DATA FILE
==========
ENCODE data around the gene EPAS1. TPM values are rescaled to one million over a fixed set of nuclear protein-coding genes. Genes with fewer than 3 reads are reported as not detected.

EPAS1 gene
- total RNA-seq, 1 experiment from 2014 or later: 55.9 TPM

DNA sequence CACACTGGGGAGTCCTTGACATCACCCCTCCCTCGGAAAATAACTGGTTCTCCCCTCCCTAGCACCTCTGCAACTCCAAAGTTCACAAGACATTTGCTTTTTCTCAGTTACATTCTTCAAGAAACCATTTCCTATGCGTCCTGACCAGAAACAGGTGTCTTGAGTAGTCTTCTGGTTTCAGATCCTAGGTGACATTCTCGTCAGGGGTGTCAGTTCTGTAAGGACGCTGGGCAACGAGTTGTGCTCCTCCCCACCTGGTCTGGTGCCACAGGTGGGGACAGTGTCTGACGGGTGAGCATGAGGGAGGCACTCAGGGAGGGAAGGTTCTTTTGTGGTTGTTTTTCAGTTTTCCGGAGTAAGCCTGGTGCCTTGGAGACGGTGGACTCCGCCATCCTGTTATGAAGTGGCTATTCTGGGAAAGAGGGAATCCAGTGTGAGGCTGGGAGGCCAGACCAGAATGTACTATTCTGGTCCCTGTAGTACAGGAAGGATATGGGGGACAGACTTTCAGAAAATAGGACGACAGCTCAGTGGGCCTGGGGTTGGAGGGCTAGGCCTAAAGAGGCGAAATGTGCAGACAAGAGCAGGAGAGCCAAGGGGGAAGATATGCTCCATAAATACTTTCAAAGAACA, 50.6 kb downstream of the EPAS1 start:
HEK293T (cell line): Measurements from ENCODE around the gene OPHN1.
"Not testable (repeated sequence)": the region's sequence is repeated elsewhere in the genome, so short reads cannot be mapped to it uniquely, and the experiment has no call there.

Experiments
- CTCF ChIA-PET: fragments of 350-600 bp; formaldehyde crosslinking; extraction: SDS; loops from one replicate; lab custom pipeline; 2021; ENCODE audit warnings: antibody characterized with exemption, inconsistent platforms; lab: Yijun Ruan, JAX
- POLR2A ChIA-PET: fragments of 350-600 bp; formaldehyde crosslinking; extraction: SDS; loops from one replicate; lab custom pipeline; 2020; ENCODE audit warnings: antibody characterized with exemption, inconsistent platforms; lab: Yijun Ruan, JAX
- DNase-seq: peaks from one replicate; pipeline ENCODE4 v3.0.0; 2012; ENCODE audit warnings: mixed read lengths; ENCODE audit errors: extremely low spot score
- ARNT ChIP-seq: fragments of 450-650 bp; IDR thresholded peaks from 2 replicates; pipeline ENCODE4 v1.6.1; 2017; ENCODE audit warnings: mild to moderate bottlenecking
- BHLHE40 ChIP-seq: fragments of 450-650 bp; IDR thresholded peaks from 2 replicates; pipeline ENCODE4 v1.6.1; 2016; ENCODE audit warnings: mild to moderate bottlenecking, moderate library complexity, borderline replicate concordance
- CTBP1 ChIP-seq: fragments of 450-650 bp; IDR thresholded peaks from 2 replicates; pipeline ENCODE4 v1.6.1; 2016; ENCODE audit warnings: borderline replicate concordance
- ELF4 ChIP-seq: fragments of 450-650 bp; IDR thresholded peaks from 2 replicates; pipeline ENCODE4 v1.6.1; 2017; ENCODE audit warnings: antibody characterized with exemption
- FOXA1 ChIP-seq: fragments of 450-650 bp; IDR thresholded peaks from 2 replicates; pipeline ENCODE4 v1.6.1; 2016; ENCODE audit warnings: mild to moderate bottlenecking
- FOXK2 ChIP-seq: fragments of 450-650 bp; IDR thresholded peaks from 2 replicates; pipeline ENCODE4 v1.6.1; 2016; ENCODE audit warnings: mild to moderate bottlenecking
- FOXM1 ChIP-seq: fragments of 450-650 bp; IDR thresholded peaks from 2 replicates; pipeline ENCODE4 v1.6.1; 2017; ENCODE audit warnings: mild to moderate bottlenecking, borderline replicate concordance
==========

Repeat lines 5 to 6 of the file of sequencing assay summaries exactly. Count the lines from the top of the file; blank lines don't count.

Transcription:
HEK293T (cell line): Measurements from ENCODE around the gene OPHN1.
"Not testable (repeated sequence)": the region's sequence is repeated elsewhere in the genome, so short reads cannot be mapped to it uniquely, and the experiment has no call there.